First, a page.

Isn’t it great that there’s a word for this? (Maybe this explains why the minute you land in Hawaii, your blood pressure drops 10 points!)

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Thanks to Wikipedia for the great photo of a Maui sunrise at the Haleakala crater.

Professional schools as incubators for workplace bullying

It has long been my belief that the seeds of workplace bullying are planted in professional schools that prepare people to enter occupations such as law and medicine.

You start with ambitious young people who (1) are used to being heralded as academic stars; (2) do not have a lot of life experience; and (3) tend to be driven, Type A achievers. You then put them in high-pressured educational environments that emphasize technical knowledge and skills and a lot of “left-brain” logical thinking. These degree programs don’t place a lot of emphasis on interpersonal skills and the development of emotional intelligence.

You then unleash them unto the world of work. Uh oh.

Med school

Dr. Pauline Chen, in a New York Times blog piece that already has attracted hundreds of comments (link here), writes about a resident doctor who terrified the medical students with his explosive behavior:

Powerfully built and with the face of a boxer, he cast a bone-chilling shadow wherever he went in the hospital.

At least that is what my medical school classmates and I thought whenever we passed by a certain resident, or doctor-in-training, just a few years older than we were.

With the wisdom of hindsight, I now see that the young man was a brilliant and promising young doctor who took his patients’ conditions to heart but who also possessed a temper so explosive that medical students dreaded working with him. He had called various classmates “stupid” and “useless” and could erupt with little warning in the middle of hospital halls. Like frightened little mice, we endured the treatment as an inevitable part of medical training, fearful that doing otherwise could result in a career-destroying evaluation or grade.

Chen goes on to discuss studies documenting high levels of abuse directed at medical students, as well as efforts that have been undertaken by some medical schools to change their educational environments — often with disappointing results.

Law school

Lest I be accused of tossing bricks from my glass house, let me quickly acknowledge that law schools are no better at educating their students to be socially intelligent practitioners. Even in the face of pressures being exerted by accreditors and leaders of the Bar to do a better job of preparing students for actual practice, law schools overwhelmingly emphasize the study of judicial decisions, statutes, and regulations.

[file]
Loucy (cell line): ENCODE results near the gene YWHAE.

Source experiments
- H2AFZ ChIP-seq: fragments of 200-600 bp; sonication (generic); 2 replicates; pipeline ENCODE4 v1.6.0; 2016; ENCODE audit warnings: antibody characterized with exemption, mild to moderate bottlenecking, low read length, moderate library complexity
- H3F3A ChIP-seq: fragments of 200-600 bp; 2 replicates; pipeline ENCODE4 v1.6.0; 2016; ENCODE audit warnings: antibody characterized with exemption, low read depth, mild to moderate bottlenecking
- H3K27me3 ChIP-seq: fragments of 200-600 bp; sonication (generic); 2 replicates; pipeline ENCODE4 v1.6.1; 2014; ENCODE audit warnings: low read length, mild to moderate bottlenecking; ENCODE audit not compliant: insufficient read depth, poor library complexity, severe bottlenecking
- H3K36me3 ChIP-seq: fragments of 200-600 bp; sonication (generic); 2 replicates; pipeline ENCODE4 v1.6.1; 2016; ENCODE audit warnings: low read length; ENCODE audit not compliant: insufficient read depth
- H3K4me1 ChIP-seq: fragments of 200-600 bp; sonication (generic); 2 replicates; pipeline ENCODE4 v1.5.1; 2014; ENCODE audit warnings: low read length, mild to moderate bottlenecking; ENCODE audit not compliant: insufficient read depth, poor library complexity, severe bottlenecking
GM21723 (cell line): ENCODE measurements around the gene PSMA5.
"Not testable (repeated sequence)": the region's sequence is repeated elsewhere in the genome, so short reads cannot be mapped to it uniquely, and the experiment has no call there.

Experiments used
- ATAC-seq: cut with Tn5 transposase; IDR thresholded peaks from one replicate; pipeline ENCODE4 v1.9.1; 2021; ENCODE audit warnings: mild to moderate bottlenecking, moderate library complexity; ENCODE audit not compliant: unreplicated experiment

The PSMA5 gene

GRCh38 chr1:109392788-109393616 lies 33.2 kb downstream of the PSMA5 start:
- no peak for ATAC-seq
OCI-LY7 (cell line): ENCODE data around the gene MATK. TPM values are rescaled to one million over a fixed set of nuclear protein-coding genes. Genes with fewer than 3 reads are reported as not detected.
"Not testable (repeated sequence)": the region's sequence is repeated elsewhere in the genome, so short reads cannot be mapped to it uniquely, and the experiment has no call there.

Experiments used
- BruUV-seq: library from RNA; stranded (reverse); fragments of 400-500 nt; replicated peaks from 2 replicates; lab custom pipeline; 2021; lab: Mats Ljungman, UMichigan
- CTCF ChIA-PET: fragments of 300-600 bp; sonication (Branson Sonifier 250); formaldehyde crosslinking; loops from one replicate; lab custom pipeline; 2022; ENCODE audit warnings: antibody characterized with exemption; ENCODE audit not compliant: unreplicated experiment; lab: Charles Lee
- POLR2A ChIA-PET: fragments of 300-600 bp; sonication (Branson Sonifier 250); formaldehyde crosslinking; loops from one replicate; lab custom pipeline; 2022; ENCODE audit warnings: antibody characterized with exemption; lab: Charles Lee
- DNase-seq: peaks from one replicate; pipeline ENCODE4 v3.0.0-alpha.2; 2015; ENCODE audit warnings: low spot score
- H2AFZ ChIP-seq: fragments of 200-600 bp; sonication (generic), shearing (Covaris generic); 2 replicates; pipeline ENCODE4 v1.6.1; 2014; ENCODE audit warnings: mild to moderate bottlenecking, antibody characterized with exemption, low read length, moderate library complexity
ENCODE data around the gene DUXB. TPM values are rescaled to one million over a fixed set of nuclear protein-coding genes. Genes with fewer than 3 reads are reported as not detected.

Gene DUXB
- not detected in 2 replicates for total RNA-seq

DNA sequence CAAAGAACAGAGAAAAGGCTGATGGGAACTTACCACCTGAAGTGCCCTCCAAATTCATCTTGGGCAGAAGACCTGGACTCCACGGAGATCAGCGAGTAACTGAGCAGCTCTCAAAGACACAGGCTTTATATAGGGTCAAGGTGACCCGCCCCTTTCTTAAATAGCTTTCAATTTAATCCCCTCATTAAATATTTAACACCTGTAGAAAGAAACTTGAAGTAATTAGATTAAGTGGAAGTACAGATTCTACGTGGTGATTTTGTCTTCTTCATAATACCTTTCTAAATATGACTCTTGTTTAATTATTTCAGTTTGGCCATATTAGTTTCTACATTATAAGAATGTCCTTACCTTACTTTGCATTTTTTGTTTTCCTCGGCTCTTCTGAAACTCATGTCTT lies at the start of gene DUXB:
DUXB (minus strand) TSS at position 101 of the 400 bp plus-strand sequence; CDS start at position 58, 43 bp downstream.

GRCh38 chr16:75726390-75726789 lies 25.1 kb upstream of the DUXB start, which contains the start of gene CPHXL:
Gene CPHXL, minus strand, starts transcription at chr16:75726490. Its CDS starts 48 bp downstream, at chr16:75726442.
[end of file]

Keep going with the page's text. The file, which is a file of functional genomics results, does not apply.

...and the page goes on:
To the extent that lawyering skills become a part of the law school curriculum through simulation courses, clinical programs, and externships, much of the focus remains on advocacy as the dominant interpersonal skill. Client counseling and personal communications are considered “soft” skills, and they rarely get a lot of attention.

Consequently, a lot of lawyers who possess the intelligence to earn a law degree and pass a bar exam come up short on interpersonal skills. It shouldn’t surprise anyone that the legal profession is home to a lot of workplace bullying. Too many lawyers are wired to act aggressively in any interpersonal situation, including dealing with colleagues and clients. Some cross the line and are downright abusive.

Start early

The cues for what constitutes appropriate behavior often are communicated initially in these professional schools. Doctors and lawyers in training may have no idea how to conduct themselves as practitioners, other than being influenced by a lot of unfortunate “role models” on television. If we want to prevent workplace bullying, the training schools for these professions are the first and perhaps best places to start.

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Hat tip to Dr. Loraleigh Keashly (Wayne State U.) for the New York Times article.

Positive qualities of my best bosses

I’ve been giving some thought to the personal qualities of the many bosses I’ve worked for, going back to high school and extending to the present day. A handful stand out as being especially good, and I’ve come to realize that they shared a lot of positive characteristics. Here goes:

1. They all were very hard workers. They didn’t preach a work ethic; they exemplified it.

2. Interestingly, not one was charismatic or dazzling in terms of personality. And yet, they inspired others and led effectively in their own ways.

3. They were very smart and good at what they did, whether it was managing a retail store staff, writing a complex legal brief, or designing a new curriculum.

4. They earned respect quietly, expressed appreciation when it was merited, and brought out your best. A word of praise could make my day, because I knew it was sincere and meaningful.

5. They gave you room to be yourself, quirks and all, instead of insisting that you emulate them.

6. They didn’t bully or mistreat people. Instead, they treated everyone with respect and dignity.

7. There was no task beneath them. No princes or princesses. They’d jump in and do the same work you were doing if it needed to get done.

8. They arrived at difficult decisions fairly and without hidden agendas.

9. They were trustworthy. Their words counted for something.

I’m not suggesting that these should be the universal factors for what makes a great boss. We all have our preferences, and people may have honest differences over what’s important.

Nevertheless, I think this is a pretty good list, and I’m betting that many readers will nod their heads in agreement.

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Great leadership rarely appears overnight

Following the devastating Japanese attack on Pearl Harbor in December, 1941, the battered U.S. Pacific Fleet was put under the command of Admiral Chester W. Nimitz, a Naval Academy graduate and career officer in his mid-50s. It would prove to be the right move. Nimitz was a smart, confident, and disciplined leader, and he played a historically important role in winning back the Pacific during World War II.